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The income tax created more criminals than any other single act of government. ~Barry Goldwater
For IMMEDIATE RELEASE September 27, 1994
WASHINGTON -- Justice Brennan once wrote that: "We yet like to believe that wherever the federal court sits, human rights under the Federal Constitution are always a proper subject for consideration."
While many of us would still like to believe that, few would claim that those words any longer reflect the reality of federal jurisprudence. One of the continuing conflicts between the so-called judicial activists and the so-called advocates of judicial restraint relates to the scope of federal courts' jurisdiction and authority to entertain complains of violations of constitutional principles. Invoking doctrines of standing, justiciability, comity, abstention, exhaustion, immunity and equitable jurisdiction, in addition to narrow readings of statutory and constitutional language, the Justices have greatly restricted access to the federal courts in recent years.
Because of these access-denying doctrines, numerous litigants no longer even bother to bring their constitutional claims to federal forums, but either forego judicial remedies altogether or seek redress in state courts. But, of course, cases continue to arise on the edges of where current doctrine has left us; and decisions in those cases tend to reflect the current division in the Court between those Justices who believe the federal courts should be more receptive to claims of constitutional deprivation and those who would restrict even further the power and authority of federal judges to provide redress for wrongs.
In the past Term, this division was represented by the case of Albright v. Oliver, in which a majority ruled that a person who had been arrested without reasonable cause on the fanciful accusation of a known liar could not seek redress under federal law. This was one more application of a unfortunate line of cases that have narrowed the scope of the Fourteenth Amendment and the Federal Civil Rights Act.
In the coming Term, there are several cases that fall into this category, and that test the judicial commitment to providing access to justice in the federal courts.
One of these is Swint v. Chambers County, Ala, Commission, which concerns a county's official liability for the allegedly unconstitutional acts of its sheriff. It is an illustration of how a civil rights plaintiff can get whip-sawed between technical doctrines that restrict remedies against governmental entities. The problem in Swint is that on the one hand the 11th Circuit held that under Alabama law, the sheriff is a state, not a county, official thereby excluding the county from liability for his official conduct; while, on the other hand, prior Supreme Court rulings have precluded suits against state agencies for their official misconduct on the basis of the 11th Amendment immunity. The obvious danger from such a precedent is that it allows states to take over more local governmental functions and thus shield agencies from liability for their employees' wrongdoing.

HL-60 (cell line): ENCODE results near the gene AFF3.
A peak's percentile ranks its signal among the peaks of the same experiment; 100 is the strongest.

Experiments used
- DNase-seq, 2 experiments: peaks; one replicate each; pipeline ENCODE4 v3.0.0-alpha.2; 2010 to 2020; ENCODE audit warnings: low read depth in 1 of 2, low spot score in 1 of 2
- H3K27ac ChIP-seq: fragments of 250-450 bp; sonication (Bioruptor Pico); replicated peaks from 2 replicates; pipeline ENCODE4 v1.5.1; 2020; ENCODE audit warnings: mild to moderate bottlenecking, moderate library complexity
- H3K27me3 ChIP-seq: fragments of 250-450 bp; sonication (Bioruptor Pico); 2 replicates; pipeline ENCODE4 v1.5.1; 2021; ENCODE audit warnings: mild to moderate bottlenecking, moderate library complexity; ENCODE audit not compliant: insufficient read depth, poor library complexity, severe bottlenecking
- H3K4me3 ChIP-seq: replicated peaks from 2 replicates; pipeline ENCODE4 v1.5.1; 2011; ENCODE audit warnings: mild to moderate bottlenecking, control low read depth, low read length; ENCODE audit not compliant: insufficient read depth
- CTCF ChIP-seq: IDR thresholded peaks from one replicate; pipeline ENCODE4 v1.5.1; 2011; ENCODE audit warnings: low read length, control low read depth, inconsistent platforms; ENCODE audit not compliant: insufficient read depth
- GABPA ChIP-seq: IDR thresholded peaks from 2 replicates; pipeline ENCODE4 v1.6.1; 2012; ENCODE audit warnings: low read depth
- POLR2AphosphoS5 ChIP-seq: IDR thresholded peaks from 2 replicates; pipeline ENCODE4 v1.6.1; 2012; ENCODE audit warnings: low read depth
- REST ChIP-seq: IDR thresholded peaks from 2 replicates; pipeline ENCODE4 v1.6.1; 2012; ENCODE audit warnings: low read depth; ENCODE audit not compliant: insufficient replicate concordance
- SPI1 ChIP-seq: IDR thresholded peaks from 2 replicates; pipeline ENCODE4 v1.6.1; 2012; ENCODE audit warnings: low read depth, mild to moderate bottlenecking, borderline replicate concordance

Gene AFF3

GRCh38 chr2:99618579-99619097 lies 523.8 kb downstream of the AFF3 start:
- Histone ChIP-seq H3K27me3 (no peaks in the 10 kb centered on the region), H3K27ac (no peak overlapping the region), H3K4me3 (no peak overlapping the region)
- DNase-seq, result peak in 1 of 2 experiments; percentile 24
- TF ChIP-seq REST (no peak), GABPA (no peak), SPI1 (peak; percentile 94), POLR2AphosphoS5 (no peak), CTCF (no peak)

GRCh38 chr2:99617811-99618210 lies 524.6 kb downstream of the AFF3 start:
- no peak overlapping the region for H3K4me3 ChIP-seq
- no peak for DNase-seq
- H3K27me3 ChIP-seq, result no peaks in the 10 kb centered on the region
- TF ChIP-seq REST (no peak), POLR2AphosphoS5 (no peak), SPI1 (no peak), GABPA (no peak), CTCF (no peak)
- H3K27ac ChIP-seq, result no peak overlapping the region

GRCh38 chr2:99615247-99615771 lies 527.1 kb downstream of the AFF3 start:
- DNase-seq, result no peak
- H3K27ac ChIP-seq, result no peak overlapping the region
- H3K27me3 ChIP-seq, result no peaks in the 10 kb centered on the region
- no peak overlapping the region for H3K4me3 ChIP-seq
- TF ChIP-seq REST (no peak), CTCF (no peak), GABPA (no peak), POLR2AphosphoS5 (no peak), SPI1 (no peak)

While Swint is certainly not of earth-shaking significance, it is another illustration of the recent proliferation of doctrines that restrict federal court redress for civil rights violations. And I might add in that regard that a task force that includes representatives of the ACLU has recently submitted to the Department of Justice a 23-point legislative agenda to overrule a number of recent Supreme Court decisions that restrict access to justice in the federal courts and to expand generally the authority of federal courts to entertain claims for violation of constitutional rights and provide effective remedies.
There is another case before the court this Term that illustrates, in a somewhat different way, recent trends to restrict access to federal constitutional remedies. That is the Amtrak case, Lebron v. National Railroad Passenger Corp. What this case reflects is the trend that dates back to the shopping mall decision in 1972 to restrict the definition of public forums for purposes of free speech under the federal Constitution. The case involves the duty of Amtrak to accept political advertising on its message boards at Penn Station in New York City. Despite the fact that Amtrak is a creation of the United States government, which owns all of its stock and appoints all members of its board of directors, the 2d Circuit ruled that Amtrak is not a government entity for purposes of the First Amendment.
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